I had read descriptions of hand cutting the groove in Tage Frid's books, but until you do it, it's just unbelievable how easy and forgiving the process is. Lay out in pencil, saw to your line and knock most of the waste out by chisel before cleaning to a final depth with your router plane. Like I said, it sounds hard until you try it. Cutting the male dovetail proved a different story.
My dovetail plane is nothing more than an old rebate plane that has bootstrapped itself up in the world. It's working out, but as you can see it ate away at the shoulder in the left side of the picture. Lessons learned:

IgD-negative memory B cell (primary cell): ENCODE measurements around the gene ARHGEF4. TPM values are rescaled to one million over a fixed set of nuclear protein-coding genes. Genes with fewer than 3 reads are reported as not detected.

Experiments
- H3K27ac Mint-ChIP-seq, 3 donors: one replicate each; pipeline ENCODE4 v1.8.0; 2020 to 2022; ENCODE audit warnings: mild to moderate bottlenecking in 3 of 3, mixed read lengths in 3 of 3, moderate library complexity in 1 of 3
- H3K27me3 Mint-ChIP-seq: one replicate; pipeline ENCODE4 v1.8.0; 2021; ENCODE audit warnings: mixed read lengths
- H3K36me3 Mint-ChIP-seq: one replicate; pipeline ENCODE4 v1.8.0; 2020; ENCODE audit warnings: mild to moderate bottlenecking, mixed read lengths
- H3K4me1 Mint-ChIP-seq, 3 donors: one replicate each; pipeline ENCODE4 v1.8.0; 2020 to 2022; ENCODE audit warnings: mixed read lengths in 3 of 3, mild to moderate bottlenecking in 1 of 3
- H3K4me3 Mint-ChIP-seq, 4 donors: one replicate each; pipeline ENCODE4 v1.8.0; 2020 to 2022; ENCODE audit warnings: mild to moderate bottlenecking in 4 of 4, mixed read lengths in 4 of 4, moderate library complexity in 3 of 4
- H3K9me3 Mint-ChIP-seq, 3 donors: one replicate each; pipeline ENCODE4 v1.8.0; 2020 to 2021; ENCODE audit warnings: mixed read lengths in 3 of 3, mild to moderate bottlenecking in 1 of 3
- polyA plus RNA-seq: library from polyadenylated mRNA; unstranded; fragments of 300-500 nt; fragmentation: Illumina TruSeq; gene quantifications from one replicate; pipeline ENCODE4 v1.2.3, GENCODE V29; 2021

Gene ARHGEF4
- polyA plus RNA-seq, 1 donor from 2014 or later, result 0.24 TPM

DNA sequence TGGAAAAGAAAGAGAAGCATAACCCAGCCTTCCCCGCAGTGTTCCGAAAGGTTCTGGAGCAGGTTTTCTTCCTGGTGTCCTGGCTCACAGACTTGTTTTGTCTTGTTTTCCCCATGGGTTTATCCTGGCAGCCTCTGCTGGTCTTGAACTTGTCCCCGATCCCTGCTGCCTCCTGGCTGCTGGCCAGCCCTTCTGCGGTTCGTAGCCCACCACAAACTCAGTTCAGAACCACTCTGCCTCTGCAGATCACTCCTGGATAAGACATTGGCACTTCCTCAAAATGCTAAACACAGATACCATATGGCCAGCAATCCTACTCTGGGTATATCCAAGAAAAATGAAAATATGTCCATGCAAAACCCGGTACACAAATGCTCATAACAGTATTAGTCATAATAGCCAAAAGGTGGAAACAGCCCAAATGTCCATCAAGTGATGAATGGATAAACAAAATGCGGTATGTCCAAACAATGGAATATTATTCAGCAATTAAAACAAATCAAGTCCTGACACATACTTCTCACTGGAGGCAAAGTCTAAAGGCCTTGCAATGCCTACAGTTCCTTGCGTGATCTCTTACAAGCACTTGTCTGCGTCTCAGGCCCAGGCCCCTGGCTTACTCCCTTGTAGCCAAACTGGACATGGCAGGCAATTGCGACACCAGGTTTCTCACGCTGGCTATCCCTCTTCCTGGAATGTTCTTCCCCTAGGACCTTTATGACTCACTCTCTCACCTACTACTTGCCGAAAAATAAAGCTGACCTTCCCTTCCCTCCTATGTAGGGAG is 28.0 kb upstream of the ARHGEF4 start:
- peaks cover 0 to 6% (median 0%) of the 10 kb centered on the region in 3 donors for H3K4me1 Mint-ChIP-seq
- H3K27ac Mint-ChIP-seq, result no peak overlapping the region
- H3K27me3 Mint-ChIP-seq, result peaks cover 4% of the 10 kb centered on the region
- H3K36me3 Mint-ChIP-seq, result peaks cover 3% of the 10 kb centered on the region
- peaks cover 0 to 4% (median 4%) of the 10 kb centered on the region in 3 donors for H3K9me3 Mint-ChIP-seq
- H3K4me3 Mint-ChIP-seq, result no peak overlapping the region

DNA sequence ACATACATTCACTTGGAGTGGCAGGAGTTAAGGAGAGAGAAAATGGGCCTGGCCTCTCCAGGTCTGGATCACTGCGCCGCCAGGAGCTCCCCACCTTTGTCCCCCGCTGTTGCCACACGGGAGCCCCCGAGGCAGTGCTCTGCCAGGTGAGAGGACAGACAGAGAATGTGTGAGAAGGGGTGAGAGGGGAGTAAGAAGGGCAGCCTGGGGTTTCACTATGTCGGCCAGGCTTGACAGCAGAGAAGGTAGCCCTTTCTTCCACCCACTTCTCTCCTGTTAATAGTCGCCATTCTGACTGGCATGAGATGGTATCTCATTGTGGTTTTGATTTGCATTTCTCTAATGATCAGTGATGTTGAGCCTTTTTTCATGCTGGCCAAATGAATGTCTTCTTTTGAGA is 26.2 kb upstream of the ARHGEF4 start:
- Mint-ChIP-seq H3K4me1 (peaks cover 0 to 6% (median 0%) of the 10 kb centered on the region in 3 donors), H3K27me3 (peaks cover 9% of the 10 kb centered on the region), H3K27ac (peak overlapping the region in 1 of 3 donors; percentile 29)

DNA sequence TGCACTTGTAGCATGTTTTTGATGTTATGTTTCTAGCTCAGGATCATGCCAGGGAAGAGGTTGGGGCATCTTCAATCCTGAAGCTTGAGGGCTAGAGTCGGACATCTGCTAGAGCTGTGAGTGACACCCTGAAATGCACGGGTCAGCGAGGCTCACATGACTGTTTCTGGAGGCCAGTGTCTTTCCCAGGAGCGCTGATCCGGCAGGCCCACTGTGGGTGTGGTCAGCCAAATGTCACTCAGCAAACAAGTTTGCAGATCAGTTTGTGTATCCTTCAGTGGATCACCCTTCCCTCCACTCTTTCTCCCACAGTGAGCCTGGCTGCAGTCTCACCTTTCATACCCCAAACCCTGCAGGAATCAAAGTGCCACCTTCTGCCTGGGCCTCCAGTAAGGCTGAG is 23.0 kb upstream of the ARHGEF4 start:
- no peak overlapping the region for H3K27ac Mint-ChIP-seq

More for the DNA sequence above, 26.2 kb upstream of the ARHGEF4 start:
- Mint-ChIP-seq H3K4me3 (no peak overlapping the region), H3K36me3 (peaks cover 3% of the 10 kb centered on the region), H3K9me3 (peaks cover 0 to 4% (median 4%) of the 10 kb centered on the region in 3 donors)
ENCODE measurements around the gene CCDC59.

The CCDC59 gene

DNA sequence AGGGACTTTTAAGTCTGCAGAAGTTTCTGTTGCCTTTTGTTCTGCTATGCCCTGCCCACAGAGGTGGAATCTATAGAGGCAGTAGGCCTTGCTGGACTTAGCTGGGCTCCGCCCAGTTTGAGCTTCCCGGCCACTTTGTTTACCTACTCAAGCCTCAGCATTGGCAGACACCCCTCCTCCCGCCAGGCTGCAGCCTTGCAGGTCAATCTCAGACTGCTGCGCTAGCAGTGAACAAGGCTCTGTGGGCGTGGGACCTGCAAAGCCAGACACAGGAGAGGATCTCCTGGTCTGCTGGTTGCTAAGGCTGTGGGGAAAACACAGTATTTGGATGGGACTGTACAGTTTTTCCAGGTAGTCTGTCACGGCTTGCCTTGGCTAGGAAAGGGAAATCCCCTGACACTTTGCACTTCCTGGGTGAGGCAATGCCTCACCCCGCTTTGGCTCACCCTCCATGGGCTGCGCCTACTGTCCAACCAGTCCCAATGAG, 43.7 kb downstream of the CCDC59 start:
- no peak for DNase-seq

1) the nicker on "commercial" dovetail planes is essential, not a luxury.
2) the adjustable fence that comes with "commercial" dovetail planes is not a luxury either.
Hopefully I have more inspiring pictures on the next post. I think this is a pretty efficient sawbench design as well as a forgiving intro to making a sliding dovetail.